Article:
What is damping?
Process transmitters differ from pressure sensors in terms of functionality: they have integrated displays, high measurement accuracies, and freely scalable measuring ranges, communicate via digital bus signals and can be delivered with a variety of case variants.
The majority of advanced process transmitters, both analog and digital, are comes with a feature called damping. The damping feature is very much needed in the low-pass filter function to reduce the noise produced by the transmitter.
Suppose a pressure transmitter is sensing the water pressure of a large pump. The water flow from the pump is extremely turbulent, and any pressure-sensing device connected to the pump’s immediate discharge port will interpret this turbulence as pressure fluctuations. This means that the pressure signal output by the transmitter will fluctuate as well, causing any indicator or control system connected to that transmitter to register “noisy” water pressure, i.e., a continuously fluctuating pressure signal reading of the transmitter.
Because this noise has a much higher frequency than the normal pressure cycles in a process system, it is relatively simple to reduce the amount of noise in the transmitter signal by filtering it with a low-pass filter circuit.
Because the reactance of the capacitor is quite large at low frequencies, low-frequency voltage signals applied to this circuit emerge relatively unattenuated at the output terminal. High-frequency signals applied to the same circuit are attenuated by the capacitor, which has a low reactance to high frequencies and tends to “short” those signals to the ground. The performance of such a filter circuit is primarily defined by its cut-off frequency, which is defined mathematically as f = 1/2RC. The cut-off frequency is the frequency at which only 70.7 percent of the input signal appears at the output (a 3 dB voltage attenuation).
The effect of intentional low-pass filtering of process measurement signals is commonly referred to as damping in the world of process control because it “damps” (turns down) the effects of process noise:
Damping is a useful tool for technicians to reduce noise while measuring. The cut-off frequency (degree of damping) can be changed by adjusting the value of R and C in the RC filter circuit.
Damping can be adjusted in digital transmitters where damping is performed by a digital algorithm by entering a numerical value into the transmitter’s configuration parameters. Damping in pneumatic transmitters could be accomplished by incorporating viscous elements into the mechanism, or more simply by adding volume to the signal line (For example, longer tubing, larger tubing diameter, or even “capacity tanks” connected to the tube to increase volume).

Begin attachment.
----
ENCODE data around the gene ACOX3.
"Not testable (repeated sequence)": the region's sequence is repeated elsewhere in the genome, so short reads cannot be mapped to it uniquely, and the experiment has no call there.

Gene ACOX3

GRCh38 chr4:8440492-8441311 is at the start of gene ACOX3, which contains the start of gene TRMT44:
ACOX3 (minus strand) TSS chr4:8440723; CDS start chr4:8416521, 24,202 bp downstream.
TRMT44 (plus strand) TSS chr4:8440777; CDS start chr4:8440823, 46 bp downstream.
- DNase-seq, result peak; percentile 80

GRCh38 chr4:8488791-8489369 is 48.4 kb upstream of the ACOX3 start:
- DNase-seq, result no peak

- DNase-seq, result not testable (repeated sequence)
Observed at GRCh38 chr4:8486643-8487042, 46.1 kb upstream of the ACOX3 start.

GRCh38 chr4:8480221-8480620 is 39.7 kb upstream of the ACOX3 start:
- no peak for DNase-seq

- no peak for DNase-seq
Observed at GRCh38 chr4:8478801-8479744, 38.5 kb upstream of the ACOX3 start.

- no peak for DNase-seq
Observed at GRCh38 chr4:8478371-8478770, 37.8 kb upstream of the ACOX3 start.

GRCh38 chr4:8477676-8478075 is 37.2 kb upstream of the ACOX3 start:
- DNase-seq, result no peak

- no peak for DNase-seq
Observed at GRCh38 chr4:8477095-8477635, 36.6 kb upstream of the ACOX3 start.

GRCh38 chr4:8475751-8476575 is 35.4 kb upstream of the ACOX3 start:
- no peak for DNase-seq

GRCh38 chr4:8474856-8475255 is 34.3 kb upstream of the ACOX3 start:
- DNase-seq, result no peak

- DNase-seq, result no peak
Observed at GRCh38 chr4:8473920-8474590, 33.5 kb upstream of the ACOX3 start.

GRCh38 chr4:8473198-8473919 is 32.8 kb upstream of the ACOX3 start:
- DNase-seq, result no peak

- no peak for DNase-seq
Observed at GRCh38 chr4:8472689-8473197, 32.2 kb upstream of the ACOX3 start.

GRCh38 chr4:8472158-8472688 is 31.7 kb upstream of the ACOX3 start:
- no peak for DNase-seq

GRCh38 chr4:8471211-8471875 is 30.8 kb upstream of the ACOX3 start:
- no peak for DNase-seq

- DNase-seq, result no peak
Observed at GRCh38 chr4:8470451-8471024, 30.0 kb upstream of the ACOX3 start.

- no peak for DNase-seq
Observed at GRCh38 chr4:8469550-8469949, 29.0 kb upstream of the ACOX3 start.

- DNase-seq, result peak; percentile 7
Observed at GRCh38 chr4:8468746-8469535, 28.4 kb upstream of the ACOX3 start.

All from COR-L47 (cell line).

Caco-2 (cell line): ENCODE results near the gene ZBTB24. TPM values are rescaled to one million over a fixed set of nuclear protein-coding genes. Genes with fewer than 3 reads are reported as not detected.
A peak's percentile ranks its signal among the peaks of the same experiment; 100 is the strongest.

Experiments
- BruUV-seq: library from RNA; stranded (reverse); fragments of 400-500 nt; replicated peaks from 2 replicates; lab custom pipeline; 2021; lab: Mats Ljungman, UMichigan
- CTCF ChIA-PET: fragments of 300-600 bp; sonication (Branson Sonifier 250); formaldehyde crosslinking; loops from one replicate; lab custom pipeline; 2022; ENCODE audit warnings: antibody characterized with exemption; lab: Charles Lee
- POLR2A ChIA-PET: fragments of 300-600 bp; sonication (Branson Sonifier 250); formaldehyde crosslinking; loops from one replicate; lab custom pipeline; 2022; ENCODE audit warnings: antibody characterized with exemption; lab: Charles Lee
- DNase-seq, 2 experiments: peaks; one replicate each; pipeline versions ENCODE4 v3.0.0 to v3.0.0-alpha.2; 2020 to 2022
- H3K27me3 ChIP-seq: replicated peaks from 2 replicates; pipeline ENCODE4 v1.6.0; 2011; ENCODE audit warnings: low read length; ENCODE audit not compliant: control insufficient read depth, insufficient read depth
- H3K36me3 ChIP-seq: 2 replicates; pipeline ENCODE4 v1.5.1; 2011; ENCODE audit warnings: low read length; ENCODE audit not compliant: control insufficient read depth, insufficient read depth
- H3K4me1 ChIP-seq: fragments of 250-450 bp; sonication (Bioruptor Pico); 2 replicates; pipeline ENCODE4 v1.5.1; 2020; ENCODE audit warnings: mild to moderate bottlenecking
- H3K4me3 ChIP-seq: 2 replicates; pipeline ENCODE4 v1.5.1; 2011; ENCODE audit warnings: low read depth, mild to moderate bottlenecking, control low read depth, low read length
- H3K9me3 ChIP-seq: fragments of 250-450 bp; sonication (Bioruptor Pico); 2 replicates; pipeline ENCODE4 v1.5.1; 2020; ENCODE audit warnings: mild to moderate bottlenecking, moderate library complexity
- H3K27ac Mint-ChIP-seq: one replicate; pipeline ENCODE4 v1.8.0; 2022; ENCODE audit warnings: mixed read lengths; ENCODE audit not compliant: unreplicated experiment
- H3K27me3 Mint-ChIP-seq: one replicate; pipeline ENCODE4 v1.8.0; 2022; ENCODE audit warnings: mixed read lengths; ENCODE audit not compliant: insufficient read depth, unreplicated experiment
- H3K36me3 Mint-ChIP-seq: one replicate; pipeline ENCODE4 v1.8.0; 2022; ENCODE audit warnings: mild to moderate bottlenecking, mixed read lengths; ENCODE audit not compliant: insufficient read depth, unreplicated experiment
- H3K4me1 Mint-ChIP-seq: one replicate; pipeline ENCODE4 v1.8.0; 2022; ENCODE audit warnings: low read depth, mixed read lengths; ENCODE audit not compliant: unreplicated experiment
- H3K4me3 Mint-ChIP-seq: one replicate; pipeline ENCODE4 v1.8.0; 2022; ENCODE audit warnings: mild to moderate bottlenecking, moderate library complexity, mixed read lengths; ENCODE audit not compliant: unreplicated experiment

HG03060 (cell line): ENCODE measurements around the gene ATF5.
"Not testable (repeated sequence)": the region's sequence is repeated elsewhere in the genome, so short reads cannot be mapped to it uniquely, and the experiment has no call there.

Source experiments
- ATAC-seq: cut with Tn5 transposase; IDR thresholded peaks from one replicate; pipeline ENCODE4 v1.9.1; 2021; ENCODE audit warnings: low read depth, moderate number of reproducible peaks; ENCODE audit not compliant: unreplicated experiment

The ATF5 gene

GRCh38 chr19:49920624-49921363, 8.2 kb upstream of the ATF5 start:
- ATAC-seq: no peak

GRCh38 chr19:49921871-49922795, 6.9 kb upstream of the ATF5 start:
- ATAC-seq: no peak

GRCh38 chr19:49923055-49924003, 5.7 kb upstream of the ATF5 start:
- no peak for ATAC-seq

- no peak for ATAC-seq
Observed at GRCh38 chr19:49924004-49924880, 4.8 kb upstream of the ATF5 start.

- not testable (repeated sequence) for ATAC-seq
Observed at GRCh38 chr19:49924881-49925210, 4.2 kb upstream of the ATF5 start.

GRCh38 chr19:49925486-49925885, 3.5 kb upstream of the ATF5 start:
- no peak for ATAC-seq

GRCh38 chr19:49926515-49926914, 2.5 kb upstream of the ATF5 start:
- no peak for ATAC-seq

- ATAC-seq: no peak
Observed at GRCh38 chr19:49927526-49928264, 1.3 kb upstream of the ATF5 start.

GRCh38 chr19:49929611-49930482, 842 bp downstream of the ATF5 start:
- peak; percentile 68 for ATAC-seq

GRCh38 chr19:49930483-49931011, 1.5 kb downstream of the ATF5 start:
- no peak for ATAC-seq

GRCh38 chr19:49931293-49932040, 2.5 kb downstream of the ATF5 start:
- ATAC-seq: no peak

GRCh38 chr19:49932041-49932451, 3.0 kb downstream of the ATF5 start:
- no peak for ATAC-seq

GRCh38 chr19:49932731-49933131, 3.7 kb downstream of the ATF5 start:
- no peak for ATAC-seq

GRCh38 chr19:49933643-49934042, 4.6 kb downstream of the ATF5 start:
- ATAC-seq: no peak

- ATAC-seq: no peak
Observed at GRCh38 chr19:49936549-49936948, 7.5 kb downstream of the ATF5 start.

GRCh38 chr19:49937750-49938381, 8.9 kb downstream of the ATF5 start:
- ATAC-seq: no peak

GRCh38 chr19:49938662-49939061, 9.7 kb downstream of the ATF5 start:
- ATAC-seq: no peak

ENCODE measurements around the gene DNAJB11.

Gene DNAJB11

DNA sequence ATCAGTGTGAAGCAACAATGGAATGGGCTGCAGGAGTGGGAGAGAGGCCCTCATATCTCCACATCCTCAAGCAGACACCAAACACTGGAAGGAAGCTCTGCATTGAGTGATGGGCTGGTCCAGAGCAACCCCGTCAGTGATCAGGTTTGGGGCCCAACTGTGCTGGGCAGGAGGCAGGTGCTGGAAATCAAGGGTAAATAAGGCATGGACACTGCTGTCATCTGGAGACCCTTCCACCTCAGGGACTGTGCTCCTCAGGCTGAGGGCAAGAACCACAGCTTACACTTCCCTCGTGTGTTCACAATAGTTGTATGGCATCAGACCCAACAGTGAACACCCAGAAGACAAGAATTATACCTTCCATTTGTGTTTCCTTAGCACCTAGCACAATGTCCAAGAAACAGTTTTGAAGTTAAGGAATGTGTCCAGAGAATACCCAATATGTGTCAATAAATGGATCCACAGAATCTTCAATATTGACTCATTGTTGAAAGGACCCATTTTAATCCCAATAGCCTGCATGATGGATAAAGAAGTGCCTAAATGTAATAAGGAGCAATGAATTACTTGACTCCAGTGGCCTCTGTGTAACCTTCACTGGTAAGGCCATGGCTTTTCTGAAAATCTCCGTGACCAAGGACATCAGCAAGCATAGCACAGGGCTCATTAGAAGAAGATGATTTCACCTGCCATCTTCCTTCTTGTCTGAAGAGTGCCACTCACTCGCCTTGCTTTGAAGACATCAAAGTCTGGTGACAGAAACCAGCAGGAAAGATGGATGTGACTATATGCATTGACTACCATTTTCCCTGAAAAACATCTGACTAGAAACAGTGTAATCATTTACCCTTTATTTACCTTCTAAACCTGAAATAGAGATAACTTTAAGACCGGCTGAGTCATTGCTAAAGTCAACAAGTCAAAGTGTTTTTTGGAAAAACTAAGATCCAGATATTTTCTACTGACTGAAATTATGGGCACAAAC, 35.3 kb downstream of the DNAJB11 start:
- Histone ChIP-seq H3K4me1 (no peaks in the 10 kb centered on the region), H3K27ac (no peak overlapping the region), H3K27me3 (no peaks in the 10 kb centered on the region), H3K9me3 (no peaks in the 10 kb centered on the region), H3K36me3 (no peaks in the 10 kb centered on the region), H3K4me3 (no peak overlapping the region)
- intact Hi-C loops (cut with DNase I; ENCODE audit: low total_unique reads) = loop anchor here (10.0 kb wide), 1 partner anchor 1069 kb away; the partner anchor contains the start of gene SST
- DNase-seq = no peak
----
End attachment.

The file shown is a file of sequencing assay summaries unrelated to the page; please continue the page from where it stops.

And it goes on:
If the operator uses insufficient damping will lead to high noise reaching the control system and the excessive damping leads the transmitter to fail to understand the use of process changes. So, the technician should be aware of how much damping should the operator use.
The excessive damping of the transmitter leads the trend graph to be smooth. The entire purpose of a control system is to keep the process variable close to the setpoint, so the appearance of a “flatline” process variable trend is very appealing. The issue with excessive damping is that the transmitter responds slowly to any sudden changes in the real process variable. This principle is illustrated by a dual-trend graph of a pressure transmitter experiencing a sudden increase in process pressure, with the undamped transmitter signal in the upper portion and the over-damped signal in the lower portion (please note that the vertical offset between these two trends is shown only for convenience in comparing the two trend shapes):
Because of the excessive damping, the transmitter “lies” to the control system by reporting a process variable that changes much more slowly than it actually does. The extent to which this “lie” has a negative impact on the control system (and/or the human operator’s judgment in manually responding to the change in pressure) is highly dependent on the nature of the control system and its importance to the overall plant operation.
Sometimes one-way damping leads causes control problems in a system where the loop controller is aggressively tuned. In systems where the loop controller is aggressively tuned, damping can cause control problems. Because the controller “thinks” the process variable is responding too slowly and takes action to speed it up, even small amounts of damping can cause the actual process variable to overshoot the setpoint in such systems. Because the controller is trying to get a “sluggish” process variable to respond faster than the transmitter filtering will allow the signal to change, a technician may introduce damping to the transmitter with good intentions, but this causes the control system to wildly overshoot the setpoint (or even oscillate) because the controller is trying to get a “sluggish” process variable to respond faster than the transmitter filtering will allow the signal to change. The process variable (fluid flow rate) is not sluggish in reality; it only appears so because the transmitter is damped. Worse, because the control system never sees the real process variable, only the “lie” reported by the over-damped transmitter, this instability will not appear on a trend of the process variable.
When calibrating a transmitter in a shop, the damping adjustment should be set to its absolute minimum so that the technician can immediately see the results of applying stimuli to the transmitter. Any damping in a calibrated transmitter serves no purpose other than to slow down the calibration procedure.